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Joseph Henry Blackburne vs Jackson Whipps Showalter
"Blackburne the Magician" (game of the day Sep-04-2018)
6th American Chess Congress (1889), New York, NY USA, rd 9, Apr-03
Queen's Gambit Declined: Pseudo-Tarrasch. Primitive Pillsbury Variation (D50)  ·  1-0



Annotations by Wilhelm Steinitz.      [129 more games annotated by Steinitz]

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Kibitzer's Corner
Aug-03-05  Knight13: 7... d4? A mistake which gives White a better game.

And the funny thing is that Blackburne missed the 19... Nfe4# move!

Good game.

Aug-29-05  SnoopDogg: Heh how many times did Blackburne miss mate in 1?
Sep-24-06  Toastman: why continue to think when you have already seen a forced mate?
Sep-04-18  RookFile: I'm sure the last few moves were played quickly. It doesn't really matter.
Sep-04-18  AlicesKnight: Horse-Whipped......
Sep-04-18  green ink: Once, a team match I was in was decided narrowly when an opposing player threw away an easy win. Afterwards his exasperated team mates did a post mortem and pointed out all the winning moves he had failed to play: "And at this point, you had a mate-in-two!" "Yes, I saw that", said the hapless guy, "but I thought I saw a better move."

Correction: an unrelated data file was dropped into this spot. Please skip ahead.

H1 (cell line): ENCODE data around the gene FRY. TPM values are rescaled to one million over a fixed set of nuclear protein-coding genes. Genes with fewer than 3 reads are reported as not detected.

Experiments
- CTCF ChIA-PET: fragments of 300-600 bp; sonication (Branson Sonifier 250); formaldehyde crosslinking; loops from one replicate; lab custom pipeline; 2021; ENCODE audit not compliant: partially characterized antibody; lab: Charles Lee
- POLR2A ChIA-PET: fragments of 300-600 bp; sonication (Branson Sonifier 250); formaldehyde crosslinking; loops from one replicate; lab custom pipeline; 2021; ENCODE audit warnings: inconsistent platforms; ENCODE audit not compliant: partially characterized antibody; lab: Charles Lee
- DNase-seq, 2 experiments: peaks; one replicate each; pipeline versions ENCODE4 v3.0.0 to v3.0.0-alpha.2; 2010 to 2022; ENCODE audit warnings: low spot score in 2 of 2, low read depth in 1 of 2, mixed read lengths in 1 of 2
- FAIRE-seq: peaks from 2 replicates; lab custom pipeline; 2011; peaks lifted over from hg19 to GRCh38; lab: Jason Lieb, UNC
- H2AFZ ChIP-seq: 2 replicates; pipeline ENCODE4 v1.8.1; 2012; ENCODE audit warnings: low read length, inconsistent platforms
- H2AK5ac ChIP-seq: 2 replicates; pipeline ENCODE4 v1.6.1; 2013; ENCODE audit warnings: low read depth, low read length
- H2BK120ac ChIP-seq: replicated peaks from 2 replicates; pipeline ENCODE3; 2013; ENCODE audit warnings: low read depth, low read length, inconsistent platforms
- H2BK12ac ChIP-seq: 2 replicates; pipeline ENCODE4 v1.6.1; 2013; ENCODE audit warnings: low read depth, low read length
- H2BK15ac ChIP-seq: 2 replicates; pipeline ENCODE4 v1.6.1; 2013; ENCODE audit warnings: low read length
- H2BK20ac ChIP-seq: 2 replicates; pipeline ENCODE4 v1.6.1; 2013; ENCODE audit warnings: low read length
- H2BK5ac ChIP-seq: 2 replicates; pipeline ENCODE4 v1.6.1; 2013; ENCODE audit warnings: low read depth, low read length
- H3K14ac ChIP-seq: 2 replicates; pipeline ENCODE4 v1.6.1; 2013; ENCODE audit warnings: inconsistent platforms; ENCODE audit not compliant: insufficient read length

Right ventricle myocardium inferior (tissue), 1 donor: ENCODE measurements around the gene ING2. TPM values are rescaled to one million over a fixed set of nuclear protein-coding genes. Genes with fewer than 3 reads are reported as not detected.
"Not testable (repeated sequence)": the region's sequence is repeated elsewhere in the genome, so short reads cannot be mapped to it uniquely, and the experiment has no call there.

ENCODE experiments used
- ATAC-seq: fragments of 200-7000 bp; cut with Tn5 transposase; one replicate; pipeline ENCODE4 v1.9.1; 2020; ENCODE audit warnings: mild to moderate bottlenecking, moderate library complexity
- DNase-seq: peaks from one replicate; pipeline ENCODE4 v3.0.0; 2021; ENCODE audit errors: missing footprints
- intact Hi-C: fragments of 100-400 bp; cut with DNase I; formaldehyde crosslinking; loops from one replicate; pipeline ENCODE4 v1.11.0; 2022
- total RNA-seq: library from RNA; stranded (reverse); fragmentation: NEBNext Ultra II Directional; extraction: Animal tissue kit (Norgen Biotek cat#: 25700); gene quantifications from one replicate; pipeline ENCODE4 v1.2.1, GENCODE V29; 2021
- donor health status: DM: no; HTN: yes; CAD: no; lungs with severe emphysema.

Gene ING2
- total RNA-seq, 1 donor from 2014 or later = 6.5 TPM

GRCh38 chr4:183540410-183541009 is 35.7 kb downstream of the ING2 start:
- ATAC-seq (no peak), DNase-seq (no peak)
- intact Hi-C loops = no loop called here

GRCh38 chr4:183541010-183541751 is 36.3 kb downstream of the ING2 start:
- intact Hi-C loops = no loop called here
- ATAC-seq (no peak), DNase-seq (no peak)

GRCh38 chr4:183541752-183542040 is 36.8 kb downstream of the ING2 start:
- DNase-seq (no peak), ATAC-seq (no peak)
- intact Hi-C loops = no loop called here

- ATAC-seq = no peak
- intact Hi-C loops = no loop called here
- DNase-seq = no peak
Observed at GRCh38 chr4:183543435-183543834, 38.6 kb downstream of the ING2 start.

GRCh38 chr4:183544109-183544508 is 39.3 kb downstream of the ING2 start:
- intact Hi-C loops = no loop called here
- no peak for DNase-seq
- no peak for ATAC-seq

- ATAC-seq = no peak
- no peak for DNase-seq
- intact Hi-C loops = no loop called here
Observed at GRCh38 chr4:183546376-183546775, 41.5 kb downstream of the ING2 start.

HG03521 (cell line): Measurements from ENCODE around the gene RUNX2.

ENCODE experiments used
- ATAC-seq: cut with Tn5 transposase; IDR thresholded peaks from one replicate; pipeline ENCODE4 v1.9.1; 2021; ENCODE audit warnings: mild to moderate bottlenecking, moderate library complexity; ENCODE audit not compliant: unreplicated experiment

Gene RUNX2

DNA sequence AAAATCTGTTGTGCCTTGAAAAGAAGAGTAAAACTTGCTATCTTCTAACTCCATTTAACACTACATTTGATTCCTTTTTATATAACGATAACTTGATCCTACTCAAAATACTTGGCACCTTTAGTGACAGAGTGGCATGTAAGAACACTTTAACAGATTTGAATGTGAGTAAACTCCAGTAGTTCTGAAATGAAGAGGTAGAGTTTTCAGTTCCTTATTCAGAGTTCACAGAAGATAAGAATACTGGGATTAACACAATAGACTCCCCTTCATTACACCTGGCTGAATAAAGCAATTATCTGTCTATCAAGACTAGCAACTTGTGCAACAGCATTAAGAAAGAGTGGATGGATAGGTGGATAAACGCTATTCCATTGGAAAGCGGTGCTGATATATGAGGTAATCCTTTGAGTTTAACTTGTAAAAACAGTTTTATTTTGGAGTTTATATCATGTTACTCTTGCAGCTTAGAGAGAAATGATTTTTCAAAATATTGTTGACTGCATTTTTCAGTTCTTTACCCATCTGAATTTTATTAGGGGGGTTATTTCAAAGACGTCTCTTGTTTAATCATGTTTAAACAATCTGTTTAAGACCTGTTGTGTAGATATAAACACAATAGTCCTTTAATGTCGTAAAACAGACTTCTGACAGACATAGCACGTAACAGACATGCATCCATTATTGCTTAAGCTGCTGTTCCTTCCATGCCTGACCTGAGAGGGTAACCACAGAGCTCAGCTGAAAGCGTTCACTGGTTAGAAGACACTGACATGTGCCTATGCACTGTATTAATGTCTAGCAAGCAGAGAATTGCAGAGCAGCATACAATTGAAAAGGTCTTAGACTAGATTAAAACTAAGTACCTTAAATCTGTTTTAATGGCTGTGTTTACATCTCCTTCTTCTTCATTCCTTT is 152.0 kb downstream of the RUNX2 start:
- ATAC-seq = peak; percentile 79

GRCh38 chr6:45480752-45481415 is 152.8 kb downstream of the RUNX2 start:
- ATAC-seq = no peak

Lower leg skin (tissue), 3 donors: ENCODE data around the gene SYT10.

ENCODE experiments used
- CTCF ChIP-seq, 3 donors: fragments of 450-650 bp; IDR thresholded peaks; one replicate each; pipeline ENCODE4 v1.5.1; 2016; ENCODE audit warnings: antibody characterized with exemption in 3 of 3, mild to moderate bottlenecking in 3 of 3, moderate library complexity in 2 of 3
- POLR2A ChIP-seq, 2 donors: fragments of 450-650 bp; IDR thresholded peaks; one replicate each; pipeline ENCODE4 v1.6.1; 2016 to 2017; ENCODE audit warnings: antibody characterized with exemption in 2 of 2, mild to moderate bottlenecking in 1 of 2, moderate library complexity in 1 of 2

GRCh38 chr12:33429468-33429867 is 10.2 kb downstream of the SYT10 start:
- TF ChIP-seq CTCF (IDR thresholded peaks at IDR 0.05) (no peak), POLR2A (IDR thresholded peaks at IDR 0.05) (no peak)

Sep-04-18  ughaibu: <you had a mate-in-two!" "Yes, I saw that", said the hapless guy, "but I thought I saw a better move.">

White to play and mate in one, but. . . it must be the best one.

Sep-04-18  Ironmanth: chop chop! Thanks for this one, chessgames!
Sep-04-18  ICCM Bart Gibbons: White's 7th move,Qh4,was played by Pillsbury against Lasker at St. Petersburg 1895-6. Lasker won in brilliant style after 7..Be7. Nine years later at Cambridge Springs 1904), Pillsbury reached the same position against Lasker, and improved with 7 Bxf6, also winning brilliantly.
Sep-04-18  ughaibu: ICCM Bart Gibbons: Interesting comments, thanks for adding that historical content to the culture of the site.
Sep-04-18  cormier: Analysis by Wilhelm Steinitz.
7. ...dxc4 8. Rd1 Bd7 would have kept the game still even. -- Steinitz 8. O-O-O
Sep-04-18  ICCM Bart Gibbons: ughaibu: Thank you, glad you appreciated it. Legend has it that Pillsbury waited for the right opportunity to spring the improvement, but see the comment below:

Sep-22-09 TheFocus: It is a commonly accepted myth that Pillsbury discovered Bxf6 and waited eight years to spring it on Lasker. The truth is that Pollock discovered the move and printed it in British Chess Magazine in 1896. His and Mason's notes later made up the book St. Petersburg 1895-96, printed in 1896. This is another one of those "chess myths" that seems to never die.

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